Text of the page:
Once again, I may have gotten overly ambitious when planning my dinners for this week. I was up late last night cooking, but it was totally worth it (and really, it was my fault for starting too late).

I had a couple of frozen pork tenderloins in the freezer and I remembered a delicious recipe for Five Spice Pork Tenderloin that I tried a few months ago. I already had most of the ingredients, so then I started to think of sides. I thought that some kind of mashed sweet potato would go nicely…maybe with some ginger? To round it off with something green, I went with one of my go-to vegetable sides lately: green beans with oyster sauce.

Mashed Sweet Potatoes with Ginger
I didn’t do a great job of measuring the quantities of liquid that I added to the potatoes, but the amount really just depends on how big the potatoes are and how thick you want the mash to be. I tried to approximate.

3 sweet potatoes
1 tbsp. grated ginger
1 clove garlic, minced
1 tbsp. peanut oil
¼ c. orange juice
3-4 tbsp. whole milk
Salt and pepper, to taste

1. Bake the potatoes whole in a 400 degree oven for about an hour, or until soft in the middle.
2. Heat the peanut oil over medium-low in a pot big enough to hold the potatoes and sauté the ginger and garlic until soft, but not browned.
3. Add the orange juice to the pot and stir until heated.
4. Peel the potatoes and add to the pot. Add some salt and pepper.
5. Now, there are a couple of options for what to do next. If you like your potatoes with some texture, then mash them directly in the pot. I like mine really creamy, so I first mashed them lightly in the pot and then pureed in my food processor. I wouldn’t recommend doing this with white potatoes, though; they’ll get over-worked and gummy.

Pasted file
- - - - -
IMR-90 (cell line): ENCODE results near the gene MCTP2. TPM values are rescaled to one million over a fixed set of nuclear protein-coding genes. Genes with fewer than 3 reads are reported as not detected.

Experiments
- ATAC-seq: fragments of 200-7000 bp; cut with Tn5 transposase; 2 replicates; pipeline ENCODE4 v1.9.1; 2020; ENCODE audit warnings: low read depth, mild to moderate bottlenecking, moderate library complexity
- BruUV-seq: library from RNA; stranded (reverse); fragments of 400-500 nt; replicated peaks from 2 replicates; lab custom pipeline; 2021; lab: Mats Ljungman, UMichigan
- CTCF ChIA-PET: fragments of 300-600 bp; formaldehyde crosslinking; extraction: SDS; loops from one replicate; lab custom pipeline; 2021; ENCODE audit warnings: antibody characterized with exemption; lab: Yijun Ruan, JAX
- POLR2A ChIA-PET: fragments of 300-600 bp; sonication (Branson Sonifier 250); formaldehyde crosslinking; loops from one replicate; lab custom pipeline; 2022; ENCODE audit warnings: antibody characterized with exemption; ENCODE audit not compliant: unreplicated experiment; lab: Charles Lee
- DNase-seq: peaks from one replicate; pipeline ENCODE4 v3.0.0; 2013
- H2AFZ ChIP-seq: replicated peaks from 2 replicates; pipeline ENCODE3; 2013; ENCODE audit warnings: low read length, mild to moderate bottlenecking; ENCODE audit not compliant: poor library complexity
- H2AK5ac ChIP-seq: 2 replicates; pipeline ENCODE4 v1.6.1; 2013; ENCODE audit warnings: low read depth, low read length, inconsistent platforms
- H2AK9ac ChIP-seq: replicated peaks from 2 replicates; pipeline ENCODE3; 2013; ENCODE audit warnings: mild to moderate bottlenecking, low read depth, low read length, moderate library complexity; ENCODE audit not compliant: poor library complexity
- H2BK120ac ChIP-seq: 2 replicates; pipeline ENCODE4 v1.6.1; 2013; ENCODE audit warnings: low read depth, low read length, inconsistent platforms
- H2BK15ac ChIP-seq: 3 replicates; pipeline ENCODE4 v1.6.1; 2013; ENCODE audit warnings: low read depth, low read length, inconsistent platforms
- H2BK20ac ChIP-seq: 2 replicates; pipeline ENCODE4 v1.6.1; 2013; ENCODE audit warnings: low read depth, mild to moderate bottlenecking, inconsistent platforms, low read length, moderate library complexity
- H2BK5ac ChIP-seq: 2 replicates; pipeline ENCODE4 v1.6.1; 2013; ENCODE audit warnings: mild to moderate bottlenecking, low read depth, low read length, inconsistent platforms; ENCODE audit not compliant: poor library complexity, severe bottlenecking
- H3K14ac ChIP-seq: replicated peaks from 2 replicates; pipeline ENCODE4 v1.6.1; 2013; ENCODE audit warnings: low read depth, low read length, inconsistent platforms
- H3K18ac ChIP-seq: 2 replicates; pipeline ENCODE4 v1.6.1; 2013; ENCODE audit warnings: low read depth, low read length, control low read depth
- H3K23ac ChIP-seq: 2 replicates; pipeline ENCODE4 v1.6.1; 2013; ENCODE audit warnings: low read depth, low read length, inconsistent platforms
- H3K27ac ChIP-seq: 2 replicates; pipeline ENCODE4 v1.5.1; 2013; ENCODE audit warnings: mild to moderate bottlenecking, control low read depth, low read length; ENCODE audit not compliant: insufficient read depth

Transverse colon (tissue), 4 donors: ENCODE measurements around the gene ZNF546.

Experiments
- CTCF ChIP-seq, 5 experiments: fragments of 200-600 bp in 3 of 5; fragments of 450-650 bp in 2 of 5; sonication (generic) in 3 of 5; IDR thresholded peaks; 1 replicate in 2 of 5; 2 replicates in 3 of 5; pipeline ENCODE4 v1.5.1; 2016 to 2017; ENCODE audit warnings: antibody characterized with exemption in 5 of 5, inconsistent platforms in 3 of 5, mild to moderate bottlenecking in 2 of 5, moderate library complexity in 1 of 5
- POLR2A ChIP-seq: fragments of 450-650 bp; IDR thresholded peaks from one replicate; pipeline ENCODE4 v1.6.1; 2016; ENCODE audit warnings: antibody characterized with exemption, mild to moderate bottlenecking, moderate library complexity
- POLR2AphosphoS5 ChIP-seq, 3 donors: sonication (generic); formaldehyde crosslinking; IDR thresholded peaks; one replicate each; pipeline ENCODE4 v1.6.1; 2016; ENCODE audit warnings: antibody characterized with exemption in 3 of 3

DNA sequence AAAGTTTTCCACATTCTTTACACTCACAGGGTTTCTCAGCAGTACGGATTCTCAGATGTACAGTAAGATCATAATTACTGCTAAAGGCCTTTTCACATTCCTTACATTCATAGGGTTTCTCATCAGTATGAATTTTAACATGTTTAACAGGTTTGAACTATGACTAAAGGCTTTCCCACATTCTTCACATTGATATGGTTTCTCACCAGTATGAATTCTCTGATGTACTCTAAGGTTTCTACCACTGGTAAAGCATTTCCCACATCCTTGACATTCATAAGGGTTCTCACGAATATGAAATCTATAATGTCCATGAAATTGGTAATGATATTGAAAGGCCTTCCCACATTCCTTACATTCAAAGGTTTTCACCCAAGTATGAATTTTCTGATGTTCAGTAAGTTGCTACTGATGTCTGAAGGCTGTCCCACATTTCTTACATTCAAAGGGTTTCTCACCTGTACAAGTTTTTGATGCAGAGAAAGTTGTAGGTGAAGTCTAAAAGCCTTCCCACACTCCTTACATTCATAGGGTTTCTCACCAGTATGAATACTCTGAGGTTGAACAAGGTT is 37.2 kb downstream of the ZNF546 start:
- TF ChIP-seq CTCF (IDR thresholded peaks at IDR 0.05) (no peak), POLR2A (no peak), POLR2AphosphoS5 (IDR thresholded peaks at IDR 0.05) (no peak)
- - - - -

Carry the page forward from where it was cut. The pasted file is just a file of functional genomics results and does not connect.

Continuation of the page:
6. Slowly add the milk as you’re mashing or pureeing the potatoes until they get to the consistency you want. Adjust the seasoning, and they’re done.

Green Beans and Oyster Sauce
I don’t even know if I can call this a recipe or not because I just stir-fry some green beans in store bought oyster sauce, but I think it’s worth including. I add it at the very last minute of stir-frying and just enough to lightly coat the vegetables. It has an intense, salty flavor, so a little goes a long way.

Five Spice Pork Tenderloin
I followed this recipe exactly except for modifying the cooking instructions. The recipe calls for first searing the whole tenderloins and then roasting in the oven. I, quite frankly, didn’t feel like dealing with the mess of searing so I did some research and found a way to get a similar effect by roasting at a very high temperature in the oven. Then, I realized that I (a) wouldn’t get through two whole pork tenderloins in one week and (b) wouldn’t enjoy reheated pork tenderloin throughout the week. I decided to roast one whole and then freeze it for later (maybe for a stir fry) and thickly slice the second to pan sear throughout the week. That’s a win-win, I think.

For the whole tenderloin, I roasted it on one of the lower racks of my oven at 500 degrees for 10 minutes. Then I flipped it and roasted it for another 7 minutes. The exact times will vary by oven, but I like to take mine out when the internal temperature is at 150 degrees. Be sure to let it rest when you take it out of the oven because the internal temperature will rise slightly and the juices will set in the meat.

To pan sear, I just cooked the pork on each side for a few minutes until the pork was medium/medium-well inside and had a nice crust on the outside. I topped it with sliced scallions. Not a bad weeknight dinner, if I do say so myself 🙂

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